Karen Zivi, Grand Valley State University – Human Rights

Human rights are violated on a daily basis.

Karen Zivi, associate professor of political science at Grand Valley State University, explores why.

Karen Zivi is an Associate Professor of Political Science in the Frederik Meijer Honors College at Grand Valley State University in Allendale, Michigan where she teaches courses on human rights, modern political thought, and feminist politics. She is the author of Making Rights Claims: A Practice of Democratic Citizenship (Oxford University Press, 2012) as well as articles published in journals such as Journal of Human Rights, Philosophy and Rhetoric, Contemporary Political Theory, and Gender & Politics. She is an editor at Contemporary Political Theory and serves on the editorial board of Citizenship Studies.

Human Rights


Conventional wisdom tells us that we have rights simply by virtue of being human, that we carry these rights with us wherever we go, and that governments are supposed to respect these rights regardless of our citizenship status. And yet, human rights are violated daily.

If we think about rights not as inherited givens but as social constructs, and think about rights claiming as a political practice.  We might better understand why this happens and how to respond.  We need to recognize rights as something we bring into being and keep alive through considerable effort and vigilance.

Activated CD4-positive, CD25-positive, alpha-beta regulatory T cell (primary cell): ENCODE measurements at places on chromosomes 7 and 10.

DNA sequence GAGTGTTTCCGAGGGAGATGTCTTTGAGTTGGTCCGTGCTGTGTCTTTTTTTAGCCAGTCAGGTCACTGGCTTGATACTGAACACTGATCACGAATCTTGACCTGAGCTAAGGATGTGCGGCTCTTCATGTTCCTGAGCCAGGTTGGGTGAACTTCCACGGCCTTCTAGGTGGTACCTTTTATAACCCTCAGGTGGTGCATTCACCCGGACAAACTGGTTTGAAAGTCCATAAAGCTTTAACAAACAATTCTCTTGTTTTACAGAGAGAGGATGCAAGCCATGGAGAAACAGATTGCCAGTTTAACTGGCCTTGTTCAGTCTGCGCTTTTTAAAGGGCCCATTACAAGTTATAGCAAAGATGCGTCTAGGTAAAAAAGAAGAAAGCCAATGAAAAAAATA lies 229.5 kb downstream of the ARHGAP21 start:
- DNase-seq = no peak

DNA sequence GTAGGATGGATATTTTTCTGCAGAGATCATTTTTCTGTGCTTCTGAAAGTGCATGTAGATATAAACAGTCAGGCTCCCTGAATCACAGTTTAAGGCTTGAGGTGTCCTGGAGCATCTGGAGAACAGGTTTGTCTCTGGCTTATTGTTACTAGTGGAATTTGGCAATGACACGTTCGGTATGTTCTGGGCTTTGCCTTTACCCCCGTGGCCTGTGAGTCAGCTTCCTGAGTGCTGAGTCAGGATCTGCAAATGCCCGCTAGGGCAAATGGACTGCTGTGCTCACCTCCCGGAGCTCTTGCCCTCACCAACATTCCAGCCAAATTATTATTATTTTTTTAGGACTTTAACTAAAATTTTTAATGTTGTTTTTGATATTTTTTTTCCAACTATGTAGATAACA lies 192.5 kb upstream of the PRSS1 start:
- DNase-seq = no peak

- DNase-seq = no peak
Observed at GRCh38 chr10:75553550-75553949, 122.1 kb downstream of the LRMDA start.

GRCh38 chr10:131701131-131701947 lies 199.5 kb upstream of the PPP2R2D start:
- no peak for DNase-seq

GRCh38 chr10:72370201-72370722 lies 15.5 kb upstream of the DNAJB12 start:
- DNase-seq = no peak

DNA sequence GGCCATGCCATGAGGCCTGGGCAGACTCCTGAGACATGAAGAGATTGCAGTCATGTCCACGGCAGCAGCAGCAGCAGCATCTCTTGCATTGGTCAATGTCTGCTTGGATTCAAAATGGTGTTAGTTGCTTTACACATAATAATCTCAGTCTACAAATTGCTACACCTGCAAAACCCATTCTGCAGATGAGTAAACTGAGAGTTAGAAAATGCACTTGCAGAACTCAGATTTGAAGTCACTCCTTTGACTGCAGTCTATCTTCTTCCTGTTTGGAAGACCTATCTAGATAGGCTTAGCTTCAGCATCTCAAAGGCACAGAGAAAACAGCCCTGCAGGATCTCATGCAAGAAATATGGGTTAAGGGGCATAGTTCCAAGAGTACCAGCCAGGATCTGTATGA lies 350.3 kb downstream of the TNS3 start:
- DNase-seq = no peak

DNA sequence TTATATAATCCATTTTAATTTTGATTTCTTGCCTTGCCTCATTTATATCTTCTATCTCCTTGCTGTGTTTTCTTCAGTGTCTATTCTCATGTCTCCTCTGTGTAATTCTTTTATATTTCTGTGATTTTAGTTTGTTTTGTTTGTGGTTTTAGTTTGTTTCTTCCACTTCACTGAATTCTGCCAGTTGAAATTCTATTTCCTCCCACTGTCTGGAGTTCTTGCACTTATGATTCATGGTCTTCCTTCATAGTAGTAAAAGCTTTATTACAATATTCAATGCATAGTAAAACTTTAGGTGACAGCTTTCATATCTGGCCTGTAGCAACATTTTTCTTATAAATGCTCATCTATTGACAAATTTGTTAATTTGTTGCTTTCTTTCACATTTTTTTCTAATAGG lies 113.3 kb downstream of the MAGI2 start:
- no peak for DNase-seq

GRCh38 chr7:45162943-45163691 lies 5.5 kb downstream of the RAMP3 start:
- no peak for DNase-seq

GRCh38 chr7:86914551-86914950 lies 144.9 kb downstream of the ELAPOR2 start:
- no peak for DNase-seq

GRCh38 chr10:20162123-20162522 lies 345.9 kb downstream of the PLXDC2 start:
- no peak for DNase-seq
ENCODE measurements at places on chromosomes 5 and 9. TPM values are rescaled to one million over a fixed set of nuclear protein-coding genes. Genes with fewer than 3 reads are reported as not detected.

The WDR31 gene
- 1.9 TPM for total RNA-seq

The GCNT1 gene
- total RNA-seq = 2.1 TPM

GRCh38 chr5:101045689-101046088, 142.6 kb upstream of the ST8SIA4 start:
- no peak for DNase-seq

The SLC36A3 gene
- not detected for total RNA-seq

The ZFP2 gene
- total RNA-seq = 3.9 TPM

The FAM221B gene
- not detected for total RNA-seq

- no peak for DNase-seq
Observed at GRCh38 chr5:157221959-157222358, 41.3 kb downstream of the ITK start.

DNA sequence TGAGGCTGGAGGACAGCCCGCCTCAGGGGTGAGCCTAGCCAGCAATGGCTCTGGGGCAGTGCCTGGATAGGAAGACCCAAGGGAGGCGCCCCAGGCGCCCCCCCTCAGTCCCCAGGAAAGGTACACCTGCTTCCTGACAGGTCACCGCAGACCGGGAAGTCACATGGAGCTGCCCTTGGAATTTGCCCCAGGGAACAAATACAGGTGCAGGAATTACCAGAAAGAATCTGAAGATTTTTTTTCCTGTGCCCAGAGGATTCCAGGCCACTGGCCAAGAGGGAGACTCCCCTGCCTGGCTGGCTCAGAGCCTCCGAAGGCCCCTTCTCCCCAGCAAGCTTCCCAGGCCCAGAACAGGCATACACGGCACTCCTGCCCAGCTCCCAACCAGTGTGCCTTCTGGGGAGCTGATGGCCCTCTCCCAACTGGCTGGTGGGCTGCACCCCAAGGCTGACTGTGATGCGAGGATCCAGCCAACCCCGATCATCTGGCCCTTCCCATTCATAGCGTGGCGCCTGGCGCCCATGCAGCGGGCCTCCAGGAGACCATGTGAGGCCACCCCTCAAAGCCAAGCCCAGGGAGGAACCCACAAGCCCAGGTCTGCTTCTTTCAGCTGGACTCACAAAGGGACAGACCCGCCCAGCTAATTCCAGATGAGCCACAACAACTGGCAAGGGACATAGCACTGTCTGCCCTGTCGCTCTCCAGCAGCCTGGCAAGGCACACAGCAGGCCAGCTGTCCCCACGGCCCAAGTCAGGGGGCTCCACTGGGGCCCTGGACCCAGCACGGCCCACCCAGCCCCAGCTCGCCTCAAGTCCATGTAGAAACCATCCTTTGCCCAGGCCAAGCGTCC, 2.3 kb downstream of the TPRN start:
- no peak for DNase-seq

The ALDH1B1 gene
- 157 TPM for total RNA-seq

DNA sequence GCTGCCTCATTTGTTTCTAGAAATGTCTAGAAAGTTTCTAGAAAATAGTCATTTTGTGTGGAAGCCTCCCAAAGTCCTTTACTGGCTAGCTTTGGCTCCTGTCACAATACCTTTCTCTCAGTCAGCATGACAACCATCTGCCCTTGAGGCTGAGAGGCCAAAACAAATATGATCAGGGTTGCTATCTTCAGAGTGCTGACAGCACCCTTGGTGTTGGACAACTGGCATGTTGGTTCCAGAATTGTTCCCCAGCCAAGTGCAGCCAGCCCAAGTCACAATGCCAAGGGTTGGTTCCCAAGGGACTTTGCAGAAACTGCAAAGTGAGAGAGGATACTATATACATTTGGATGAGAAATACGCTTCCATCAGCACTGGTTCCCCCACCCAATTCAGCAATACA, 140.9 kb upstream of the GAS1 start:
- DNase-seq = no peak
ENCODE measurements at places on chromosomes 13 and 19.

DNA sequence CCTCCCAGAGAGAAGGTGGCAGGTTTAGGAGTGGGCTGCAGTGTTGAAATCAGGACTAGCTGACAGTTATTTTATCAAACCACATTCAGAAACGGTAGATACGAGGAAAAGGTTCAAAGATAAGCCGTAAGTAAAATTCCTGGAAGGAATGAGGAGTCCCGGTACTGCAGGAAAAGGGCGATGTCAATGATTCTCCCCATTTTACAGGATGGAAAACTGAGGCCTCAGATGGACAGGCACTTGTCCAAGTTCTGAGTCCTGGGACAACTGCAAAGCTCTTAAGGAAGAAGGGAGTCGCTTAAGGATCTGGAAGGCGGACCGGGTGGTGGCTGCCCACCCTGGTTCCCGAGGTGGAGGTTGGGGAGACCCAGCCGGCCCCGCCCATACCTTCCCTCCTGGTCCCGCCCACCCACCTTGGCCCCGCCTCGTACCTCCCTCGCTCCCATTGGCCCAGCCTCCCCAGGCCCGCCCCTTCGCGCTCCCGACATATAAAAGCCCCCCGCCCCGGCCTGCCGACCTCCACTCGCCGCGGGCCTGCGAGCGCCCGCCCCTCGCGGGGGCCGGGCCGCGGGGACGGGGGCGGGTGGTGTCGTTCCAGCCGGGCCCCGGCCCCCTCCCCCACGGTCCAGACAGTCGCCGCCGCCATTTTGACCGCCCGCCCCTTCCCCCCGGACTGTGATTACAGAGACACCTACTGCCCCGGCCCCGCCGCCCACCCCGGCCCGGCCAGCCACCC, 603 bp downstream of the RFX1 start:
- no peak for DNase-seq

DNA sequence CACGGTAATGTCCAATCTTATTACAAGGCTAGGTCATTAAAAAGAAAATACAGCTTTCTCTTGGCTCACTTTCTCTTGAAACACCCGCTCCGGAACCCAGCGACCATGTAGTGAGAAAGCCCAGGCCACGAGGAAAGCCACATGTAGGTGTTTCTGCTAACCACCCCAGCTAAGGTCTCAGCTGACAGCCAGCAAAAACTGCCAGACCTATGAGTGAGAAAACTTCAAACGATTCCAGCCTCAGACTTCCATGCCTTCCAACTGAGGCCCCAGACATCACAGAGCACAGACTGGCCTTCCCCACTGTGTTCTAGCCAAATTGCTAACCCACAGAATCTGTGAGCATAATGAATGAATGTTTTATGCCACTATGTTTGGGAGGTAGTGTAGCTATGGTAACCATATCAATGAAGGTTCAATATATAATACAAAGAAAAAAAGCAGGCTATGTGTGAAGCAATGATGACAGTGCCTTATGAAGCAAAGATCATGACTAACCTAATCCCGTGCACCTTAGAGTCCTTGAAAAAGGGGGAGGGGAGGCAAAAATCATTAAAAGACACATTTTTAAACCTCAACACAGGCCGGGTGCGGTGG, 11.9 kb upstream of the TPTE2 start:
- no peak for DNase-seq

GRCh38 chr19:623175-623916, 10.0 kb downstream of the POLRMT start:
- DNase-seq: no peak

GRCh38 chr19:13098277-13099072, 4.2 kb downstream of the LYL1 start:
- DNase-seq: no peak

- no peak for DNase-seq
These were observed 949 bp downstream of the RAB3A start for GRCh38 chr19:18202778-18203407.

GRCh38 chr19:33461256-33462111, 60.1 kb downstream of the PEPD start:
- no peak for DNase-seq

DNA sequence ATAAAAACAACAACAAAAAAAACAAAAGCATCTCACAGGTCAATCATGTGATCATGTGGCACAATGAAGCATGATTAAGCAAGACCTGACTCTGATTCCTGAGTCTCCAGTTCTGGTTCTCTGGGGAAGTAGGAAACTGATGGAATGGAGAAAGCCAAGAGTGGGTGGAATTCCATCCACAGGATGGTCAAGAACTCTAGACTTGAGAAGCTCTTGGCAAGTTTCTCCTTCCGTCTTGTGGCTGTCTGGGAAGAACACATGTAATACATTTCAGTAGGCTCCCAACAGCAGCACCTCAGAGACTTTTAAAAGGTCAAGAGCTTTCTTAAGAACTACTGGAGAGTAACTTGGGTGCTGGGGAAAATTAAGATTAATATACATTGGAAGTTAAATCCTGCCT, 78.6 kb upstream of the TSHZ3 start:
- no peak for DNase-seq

This doesn’t mean that the idea of inherent rights or the existence of rights documents is meaningless.  But rather that more is involved in making rights a reality than demanding recognition of something supposedly self-evident. 

Making rights a conceptual, legal, and practical reality is the provisional result of multiple, varied, and often repeated practices that occur over time and in a variety of locations. Take marriage equality. This new addition to the human rights lexicon remains widely contested, but its growing acceptance and legal reality is the result of decades long activism, multiple legal challenges, and even everyday acts of living as if one had a right to marry someone of the same sex before one ever did. This is the political practice of rights claiming, a practice that seeks to change the way people see and think and thus requires that those who benefit from arrangements of inequality live differently. For this reason, rights will always be something we have to fight for.


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